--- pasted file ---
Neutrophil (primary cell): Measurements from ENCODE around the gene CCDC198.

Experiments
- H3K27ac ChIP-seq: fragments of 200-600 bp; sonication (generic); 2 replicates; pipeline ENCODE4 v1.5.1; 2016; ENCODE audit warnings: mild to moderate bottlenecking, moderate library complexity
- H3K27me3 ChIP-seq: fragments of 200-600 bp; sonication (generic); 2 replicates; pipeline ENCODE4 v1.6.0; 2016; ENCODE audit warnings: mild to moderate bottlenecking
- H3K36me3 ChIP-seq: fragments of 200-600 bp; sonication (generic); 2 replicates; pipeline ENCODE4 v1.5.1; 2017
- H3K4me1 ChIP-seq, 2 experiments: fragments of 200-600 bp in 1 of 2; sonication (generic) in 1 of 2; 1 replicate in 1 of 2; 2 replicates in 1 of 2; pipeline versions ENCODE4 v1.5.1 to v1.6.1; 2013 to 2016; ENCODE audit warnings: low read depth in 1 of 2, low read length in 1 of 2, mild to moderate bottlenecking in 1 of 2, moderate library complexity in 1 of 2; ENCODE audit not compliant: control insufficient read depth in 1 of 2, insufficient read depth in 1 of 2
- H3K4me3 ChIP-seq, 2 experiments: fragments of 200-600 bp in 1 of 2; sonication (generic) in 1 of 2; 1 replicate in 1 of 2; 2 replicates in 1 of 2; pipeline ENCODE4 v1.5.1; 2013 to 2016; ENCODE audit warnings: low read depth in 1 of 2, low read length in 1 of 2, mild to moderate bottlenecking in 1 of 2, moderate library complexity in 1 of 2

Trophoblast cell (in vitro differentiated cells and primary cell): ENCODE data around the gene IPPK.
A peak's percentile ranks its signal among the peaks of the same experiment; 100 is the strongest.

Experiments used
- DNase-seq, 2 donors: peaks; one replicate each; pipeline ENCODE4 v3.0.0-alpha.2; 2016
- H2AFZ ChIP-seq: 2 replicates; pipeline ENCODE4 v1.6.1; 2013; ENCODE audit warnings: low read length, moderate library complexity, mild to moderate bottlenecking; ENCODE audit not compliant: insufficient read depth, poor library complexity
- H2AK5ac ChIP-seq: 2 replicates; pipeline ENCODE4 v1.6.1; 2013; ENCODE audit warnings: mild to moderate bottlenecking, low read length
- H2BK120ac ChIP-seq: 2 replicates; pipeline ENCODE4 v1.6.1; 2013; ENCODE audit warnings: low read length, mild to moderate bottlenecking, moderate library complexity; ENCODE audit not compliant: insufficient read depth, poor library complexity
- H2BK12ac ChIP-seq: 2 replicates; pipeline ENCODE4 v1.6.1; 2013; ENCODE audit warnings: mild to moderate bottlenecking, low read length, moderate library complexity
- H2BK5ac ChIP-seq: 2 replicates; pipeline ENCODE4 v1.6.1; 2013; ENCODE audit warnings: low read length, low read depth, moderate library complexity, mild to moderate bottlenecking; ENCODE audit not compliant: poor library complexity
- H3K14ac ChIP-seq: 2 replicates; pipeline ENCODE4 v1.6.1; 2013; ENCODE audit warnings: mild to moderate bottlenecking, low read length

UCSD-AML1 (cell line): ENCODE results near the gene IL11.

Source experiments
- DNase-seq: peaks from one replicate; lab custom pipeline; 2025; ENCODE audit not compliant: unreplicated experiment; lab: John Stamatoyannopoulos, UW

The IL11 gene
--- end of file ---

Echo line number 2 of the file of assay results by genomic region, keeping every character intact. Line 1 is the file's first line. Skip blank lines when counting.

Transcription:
Experiments